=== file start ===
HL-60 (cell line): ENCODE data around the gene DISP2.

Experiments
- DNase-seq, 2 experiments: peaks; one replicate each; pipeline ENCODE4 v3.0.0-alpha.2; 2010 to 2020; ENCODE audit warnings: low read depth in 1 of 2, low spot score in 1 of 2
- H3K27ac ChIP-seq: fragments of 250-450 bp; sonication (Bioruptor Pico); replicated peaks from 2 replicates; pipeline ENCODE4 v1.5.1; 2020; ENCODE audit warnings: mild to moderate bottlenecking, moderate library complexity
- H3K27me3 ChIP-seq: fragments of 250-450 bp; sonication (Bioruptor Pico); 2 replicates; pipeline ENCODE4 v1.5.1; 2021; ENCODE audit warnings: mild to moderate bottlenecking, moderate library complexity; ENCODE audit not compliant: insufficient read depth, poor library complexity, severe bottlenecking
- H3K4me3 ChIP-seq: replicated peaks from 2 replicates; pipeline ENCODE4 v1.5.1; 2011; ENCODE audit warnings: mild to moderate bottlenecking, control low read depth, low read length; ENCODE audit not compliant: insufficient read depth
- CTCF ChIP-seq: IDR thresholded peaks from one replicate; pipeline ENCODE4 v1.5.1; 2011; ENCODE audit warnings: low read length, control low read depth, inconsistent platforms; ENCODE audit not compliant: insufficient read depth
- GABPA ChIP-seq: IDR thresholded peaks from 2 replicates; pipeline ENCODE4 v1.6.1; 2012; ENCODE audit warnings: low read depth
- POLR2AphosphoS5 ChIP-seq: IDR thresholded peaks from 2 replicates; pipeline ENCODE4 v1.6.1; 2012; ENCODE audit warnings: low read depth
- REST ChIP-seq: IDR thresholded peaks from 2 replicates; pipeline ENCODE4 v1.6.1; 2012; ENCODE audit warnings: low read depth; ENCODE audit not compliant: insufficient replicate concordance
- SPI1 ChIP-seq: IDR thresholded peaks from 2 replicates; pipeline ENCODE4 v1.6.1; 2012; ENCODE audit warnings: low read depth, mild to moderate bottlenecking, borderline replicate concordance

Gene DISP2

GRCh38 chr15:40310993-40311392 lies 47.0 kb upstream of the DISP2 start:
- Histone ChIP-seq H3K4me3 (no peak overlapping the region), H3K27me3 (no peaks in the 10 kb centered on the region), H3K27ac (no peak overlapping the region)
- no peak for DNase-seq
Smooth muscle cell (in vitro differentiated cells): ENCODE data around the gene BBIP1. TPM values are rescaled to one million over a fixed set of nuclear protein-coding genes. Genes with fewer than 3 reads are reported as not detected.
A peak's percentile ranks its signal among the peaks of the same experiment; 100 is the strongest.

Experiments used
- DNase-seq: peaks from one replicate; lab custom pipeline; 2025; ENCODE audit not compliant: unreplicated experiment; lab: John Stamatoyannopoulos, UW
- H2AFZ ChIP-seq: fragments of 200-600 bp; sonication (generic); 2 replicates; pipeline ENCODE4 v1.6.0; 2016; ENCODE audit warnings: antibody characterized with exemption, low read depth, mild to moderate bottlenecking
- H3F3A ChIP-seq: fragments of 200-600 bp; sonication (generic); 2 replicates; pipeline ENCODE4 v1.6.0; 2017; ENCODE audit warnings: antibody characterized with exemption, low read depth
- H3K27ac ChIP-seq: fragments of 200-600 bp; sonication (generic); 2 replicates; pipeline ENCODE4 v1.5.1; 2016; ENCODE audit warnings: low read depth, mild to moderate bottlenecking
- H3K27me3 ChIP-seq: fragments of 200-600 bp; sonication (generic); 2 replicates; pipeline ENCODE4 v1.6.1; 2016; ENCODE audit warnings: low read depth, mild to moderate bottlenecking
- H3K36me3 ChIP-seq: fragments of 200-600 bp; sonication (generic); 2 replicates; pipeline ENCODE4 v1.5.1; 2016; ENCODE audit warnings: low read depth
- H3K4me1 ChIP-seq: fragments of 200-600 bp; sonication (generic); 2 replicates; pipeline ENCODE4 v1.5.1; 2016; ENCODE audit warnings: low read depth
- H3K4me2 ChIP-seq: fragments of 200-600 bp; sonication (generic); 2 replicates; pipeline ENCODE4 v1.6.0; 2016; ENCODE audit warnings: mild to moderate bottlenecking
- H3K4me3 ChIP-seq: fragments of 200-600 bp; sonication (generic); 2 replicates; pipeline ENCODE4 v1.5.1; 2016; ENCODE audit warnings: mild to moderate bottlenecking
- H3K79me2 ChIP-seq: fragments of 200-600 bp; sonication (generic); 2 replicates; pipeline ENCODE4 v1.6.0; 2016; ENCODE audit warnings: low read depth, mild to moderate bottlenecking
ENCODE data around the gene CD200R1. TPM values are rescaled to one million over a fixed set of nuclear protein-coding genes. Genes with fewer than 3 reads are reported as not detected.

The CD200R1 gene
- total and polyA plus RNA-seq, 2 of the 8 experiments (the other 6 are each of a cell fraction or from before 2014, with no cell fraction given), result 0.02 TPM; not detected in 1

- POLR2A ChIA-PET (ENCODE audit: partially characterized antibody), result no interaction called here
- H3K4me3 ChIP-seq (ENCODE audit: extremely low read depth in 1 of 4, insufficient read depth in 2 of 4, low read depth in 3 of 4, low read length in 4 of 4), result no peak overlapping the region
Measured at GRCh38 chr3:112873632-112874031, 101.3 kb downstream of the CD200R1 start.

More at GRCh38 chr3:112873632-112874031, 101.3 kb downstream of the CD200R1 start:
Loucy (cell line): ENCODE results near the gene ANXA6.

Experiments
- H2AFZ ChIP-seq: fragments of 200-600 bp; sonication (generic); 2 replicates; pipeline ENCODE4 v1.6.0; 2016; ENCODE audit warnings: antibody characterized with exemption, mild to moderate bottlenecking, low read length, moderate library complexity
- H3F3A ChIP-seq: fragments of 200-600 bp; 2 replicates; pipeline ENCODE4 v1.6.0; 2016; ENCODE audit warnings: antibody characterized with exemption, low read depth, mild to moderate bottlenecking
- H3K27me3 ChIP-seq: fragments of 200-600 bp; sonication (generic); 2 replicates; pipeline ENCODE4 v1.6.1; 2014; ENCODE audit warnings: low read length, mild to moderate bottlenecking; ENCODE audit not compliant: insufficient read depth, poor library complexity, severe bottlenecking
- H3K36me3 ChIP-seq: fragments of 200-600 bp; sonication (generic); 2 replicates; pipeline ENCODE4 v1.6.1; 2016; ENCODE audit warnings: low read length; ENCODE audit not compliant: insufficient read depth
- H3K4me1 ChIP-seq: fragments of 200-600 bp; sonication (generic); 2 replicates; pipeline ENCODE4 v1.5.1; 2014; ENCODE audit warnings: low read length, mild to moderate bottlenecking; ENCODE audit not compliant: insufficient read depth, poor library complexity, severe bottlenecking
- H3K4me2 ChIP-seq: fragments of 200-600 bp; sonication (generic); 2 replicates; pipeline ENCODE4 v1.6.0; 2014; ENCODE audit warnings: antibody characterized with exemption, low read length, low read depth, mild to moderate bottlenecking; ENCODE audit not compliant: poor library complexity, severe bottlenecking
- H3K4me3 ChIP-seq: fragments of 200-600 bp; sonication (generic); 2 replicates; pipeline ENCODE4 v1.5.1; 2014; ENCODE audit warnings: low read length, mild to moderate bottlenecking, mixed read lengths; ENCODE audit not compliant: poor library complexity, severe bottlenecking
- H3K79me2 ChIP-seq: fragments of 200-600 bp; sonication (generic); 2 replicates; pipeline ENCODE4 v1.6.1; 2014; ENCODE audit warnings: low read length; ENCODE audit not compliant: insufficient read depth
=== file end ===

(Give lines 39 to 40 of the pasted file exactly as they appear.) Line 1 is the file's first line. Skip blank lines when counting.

- H3F3A ChIP-seq: fragments of 200-600 bp; 2 replicates; pipeline ENCODE4 v1.6.0; 2016; ENCODE audit warnings: antibody characterized with exemption, low read depth, mild to moderate bottlenecking
- H3K27me3 ChIP-seq: fragments of 200-600 bp; sonication (generic); 2 replicates; pipeline ENCODE4 v1.6.1; 2014; ENCODE audit warnings: low read length, mild to moderate bottlenecking; ENCODE audit not compliant: insufficient read depth, poor library complexity, severe bottlenecking